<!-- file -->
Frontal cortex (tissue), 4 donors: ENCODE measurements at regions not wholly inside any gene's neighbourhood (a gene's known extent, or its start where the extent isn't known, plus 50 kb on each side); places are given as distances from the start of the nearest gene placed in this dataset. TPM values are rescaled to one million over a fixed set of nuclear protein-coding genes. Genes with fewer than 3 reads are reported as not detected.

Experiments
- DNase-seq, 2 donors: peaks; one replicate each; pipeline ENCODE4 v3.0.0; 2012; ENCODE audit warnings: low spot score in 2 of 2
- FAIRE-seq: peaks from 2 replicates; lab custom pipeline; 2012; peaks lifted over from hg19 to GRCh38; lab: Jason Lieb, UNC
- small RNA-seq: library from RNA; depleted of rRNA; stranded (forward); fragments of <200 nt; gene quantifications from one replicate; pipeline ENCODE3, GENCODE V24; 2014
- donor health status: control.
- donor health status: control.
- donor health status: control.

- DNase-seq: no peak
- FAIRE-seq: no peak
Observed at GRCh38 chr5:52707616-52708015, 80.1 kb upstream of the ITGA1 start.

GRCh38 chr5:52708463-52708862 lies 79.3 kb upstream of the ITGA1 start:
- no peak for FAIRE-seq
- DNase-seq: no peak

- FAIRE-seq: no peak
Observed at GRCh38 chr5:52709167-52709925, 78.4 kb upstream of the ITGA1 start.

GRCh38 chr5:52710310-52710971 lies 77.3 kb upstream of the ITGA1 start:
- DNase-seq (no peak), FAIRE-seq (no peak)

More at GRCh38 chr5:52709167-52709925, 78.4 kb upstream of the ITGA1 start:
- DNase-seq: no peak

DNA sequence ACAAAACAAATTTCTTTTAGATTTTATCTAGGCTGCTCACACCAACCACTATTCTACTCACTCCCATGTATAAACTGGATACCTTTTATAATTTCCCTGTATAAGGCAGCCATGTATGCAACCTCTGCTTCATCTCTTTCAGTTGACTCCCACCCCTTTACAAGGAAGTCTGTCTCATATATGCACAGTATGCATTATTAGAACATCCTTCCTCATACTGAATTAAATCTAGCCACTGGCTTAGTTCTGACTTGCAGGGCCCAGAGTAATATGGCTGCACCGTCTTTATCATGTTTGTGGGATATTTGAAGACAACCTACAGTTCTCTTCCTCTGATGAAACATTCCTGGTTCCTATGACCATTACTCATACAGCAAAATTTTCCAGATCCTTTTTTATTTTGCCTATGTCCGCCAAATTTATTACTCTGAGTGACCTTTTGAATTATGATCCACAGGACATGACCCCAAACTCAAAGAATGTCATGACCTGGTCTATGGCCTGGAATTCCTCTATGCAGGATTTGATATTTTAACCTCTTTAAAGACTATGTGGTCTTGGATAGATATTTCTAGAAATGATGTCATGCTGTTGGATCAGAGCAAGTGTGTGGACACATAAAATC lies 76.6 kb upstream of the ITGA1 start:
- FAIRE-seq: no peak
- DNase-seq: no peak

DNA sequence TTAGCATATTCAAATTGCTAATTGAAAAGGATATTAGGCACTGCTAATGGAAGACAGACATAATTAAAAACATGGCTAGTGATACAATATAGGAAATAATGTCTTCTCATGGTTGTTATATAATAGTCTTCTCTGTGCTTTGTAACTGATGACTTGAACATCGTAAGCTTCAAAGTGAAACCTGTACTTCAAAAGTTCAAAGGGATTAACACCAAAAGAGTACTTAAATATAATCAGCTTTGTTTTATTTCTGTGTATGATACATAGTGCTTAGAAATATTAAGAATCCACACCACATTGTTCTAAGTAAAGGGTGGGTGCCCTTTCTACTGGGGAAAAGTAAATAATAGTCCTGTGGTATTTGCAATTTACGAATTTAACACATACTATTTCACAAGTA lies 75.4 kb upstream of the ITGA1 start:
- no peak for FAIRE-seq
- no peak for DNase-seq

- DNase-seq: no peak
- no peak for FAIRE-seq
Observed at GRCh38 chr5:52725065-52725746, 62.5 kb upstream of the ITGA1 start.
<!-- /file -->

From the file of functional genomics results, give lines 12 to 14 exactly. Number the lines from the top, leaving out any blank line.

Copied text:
GRCh38 chr5:52708463-52708862 lies 79.3 kb upstream of the ITGA1 start:
- no peak for FAIRE-seq
- DNase-seq: no peak